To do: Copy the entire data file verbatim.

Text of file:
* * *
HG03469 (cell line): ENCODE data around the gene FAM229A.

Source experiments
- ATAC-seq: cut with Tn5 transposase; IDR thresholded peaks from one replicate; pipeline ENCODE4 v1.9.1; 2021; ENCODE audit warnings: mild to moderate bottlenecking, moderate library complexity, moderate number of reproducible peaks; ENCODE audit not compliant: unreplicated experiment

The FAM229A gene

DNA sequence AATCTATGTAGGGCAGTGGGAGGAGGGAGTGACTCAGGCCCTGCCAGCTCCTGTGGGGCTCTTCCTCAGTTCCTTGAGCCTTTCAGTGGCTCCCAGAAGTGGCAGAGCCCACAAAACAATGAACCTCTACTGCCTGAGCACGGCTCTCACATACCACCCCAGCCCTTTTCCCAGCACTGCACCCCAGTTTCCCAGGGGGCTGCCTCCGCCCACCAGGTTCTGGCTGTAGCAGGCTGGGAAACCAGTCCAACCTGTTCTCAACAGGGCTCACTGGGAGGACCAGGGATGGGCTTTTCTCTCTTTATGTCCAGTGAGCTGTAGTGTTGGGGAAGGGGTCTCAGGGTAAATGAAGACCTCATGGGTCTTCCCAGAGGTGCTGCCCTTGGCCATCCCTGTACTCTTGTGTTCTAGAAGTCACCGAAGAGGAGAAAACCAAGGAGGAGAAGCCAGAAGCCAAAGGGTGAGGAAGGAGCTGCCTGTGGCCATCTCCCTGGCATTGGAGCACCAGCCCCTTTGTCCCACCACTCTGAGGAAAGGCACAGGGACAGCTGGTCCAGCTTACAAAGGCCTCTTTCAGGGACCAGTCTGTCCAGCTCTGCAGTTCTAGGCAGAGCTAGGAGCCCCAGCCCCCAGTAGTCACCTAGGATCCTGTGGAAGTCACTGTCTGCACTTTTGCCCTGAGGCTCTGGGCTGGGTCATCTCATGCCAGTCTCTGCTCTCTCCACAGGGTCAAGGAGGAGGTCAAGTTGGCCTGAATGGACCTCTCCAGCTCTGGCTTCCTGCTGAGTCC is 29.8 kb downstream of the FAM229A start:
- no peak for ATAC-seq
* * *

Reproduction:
HG03469 (cell line): ENCODE data around the gene FAM229A.

Source experiments
- ATAC-seq: cut with Tn5 transposase; IDR thresholded peaks from one replicate; pipeline ENCODE4 v1.9.1; 2021; ENCODE audit warnings: mild to moderate bottlenecking, moderate library complexity, moderate number of reproducible peaks; ENCODE audit not compliant: unreplicated experiment

The FAM229A gene

DNA sequence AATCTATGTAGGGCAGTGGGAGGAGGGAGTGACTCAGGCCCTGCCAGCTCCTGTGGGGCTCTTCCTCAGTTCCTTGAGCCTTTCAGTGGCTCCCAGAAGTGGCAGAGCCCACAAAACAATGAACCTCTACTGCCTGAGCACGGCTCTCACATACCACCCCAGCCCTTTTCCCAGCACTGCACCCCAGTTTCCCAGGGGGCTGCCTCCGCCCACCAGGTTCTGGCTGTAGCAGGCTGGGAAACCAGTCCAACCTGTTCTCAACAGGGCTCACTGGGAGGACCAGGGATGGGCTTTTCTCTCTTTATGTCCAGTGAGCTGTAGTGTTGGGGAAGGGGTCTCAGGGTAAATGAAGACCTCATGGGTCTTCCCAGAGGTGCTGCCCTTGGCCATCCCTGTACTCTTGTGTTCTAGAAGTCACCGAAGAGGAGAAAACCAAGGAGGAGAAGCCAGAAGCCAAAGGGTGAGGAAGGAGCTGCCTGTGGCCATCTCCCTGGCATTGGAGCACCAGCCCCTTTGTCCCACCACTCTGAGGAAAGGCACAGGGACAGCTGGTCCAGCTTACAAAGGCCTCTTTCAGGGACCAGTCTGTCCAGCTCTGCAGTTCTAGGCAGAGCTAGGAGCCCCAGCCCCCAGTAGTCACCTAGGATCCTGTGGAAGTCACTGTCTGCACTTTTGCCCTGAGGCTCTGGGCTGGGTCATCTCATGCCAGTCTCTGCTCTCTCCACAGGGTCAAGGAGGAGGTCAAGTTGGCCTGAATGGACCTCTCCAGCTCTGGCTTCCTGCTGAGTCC is 29.8 kb downstream of the FAM229A start:
- no peak for ATAC-seq